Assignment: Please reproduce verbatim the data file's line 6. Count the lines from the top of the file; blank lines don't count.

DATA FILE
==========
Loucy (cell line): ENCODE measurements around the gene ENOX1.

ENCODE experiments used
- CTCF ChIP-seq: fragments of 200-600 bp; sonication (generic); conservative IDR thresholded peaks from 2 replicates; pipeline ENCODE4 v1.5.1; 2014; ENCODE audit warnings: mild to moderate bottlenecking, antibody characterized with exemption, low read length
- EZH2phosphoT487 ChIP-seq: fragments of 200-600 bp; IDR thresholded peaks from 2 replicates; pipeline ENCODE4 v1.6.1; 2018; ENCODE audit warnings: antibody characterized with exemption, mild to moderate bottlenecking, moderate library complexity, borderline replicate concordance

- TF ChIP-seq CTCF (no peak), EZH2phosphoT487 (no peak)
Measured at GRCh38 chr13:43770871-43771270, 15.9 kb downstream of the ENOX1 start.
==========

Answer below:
Measured at GRCh38 chr13:43770871-43771270, 15.9 kb downstream of the ENOX1 start.